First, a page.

According to GDF, it may also lead other regulators around the world to follow suit. The Bank of International Settlements has recently issued a consultation paper setting out a potential framework for investing in crypto.
Meanwhile in the US, the Securities and Exchanges Commission (SEC) has recently ruled that special purpose broker dealers can invest in cryptoassets, a move that GDF welcomes as a “great starting point”. GDF sees greater institutional involvement in crypto as paving the way for “new products and services to be produced and for more innovative solutions that can take the crypto industry on to a new plain and deliver on some of the benefits that it has promised”.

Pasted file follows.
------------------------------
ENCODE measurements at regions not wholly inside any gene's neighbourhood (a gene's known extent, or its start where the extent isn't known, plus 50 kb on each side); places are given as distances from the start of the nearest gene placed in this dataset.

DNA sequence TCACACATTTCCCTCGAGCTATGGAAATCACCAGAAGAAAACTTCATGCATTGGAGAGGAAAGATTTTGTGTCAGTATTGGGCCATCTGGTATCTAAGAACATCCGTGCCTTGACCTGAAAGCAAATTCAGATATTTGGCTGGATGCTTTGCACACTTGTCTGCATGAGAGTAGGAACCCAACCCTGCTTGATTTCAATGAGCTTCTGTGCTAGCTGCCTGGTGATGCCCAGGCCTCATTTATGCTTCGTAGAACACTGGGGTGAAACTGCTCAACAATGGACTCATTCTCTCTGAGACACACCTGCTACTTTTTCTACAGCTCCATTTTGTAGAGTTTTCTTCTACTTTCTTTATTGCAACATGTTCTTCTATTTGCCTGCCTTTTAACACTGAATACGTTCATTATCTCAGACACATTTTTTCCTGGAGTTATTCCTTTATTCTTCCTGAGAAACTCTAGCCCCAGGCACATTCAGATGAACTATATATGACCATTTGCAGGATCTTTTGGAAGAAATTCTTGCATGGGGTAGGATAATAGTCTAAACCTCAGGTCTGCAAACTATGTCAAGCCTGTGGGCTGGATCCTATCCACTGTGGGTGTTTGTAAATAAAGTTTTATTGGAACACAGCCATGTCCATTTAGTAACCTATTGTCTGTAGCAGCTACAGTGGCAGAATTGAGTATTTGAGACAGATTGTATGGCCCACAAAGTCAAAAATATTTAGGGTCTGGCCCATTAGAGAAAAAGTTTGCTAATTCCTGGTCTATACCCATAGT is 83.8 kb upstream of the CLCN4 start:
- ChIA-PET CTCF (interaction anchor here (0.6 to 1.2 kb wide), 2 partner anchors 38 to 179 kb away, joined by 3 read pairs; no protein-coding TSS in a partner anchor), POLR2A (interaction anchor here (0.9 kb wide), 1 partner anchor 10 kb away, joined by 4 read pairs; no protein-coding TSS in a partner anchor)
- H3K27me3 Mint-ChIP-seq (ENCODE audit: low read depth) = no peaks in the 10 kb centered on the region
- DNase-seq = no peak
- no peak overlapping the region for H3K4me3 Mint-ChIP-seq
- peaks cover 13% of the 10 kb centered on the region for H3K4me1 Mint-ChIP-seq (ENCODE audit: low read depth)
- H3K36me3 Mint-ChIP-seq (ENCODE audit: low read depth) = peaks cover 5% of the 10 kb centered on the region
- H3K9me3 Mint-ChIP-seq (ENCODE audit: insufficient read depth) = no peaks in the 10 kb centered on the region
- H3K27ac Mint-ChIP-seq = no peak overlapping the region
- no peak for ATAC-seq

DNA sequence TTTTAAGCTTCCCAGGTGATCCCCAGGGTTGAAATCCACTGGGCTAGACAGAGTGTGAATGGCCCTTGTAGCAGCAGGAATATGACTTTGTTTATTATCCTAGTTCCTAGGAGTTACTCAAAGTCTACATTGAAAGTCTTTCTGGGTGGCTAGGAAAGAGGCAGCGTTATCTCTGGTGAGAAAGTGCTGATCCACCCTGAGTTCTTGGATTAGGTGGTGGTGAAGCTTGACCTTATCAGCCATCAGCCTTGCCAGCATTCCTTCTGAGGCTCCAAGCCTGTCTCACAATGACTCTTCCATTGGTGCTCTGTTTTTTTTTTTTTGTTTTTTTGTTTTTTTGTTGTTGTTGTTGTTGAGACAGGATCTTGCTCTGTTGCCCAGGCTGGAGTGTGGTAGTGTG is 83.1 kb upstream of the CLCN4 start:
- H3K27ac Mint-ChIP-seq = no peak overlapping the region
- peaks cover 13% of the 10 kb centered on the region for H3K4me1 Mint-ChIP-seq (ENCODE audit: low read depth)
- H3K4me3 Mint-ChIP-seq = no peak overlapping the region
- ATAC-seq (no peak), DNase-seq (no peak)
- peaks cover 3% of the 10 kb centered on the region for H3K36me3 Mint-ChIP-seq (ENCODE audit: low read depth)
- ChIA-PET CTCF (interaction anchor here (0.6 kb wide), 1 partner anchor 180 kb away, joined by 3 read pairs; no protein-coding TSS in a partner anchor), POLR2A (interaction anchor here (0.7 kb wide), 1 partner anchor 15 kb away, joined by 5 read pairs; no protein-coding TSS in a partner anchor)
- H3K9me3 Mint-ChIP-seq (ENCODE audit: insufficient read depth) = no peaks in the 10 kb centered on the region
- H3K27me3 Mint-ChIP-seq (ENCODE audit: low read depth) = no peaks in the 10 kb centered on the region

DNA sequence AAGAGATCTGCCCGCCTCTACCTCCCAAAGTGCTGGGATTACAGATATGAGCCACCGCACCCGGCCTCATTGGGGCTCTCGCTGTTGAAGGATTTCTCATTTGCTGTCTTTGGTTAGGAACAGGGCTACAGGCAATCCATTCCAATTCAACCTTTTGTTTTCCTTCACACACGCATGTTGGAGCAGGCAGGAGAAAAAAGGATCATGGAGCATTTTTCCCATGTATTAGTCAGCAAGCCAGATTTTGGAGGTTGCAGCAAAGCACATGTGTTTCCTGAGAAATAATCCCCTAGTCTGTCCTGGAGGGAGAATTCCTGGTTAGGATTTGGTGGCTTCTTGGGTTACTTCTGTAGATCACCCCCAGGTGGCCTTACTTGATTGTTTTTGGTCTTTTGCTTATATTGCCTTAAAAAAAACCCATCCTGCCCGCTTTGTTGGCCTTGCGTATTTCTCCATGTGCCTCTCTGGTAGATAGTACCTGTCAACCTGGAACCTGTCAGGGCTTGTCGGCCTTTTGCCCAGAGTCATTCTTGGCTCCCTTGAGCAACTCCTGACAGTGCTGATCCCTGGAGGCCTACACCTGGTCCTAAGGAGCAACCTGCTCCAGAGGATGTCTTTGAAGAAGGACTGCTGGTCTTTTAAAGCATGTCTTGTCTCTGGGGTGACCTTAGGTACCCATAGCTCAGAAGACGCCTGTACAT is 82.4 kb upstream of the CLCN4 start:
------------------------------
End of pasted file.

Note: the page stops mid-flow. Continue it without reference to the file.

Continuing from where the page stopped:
Regulators in the US have so far adopted a conservative approach to digital assets. The SEC has yet to approve any of the many licensing applications made by crypto ETFs, despite the overwhelming investor demand for these vehicles.
While there has been no movement on crypto ETF approvals, there are signs that the SEC is looking to impose rules on the numerous crypto-trading platforms that operate outside the regulatory environment.
The SEC’s chair, Gary Gensler, recently stated that crypto trading market, estimated to be worth around $2 trillion, is now too big to exist outside the public policy framework.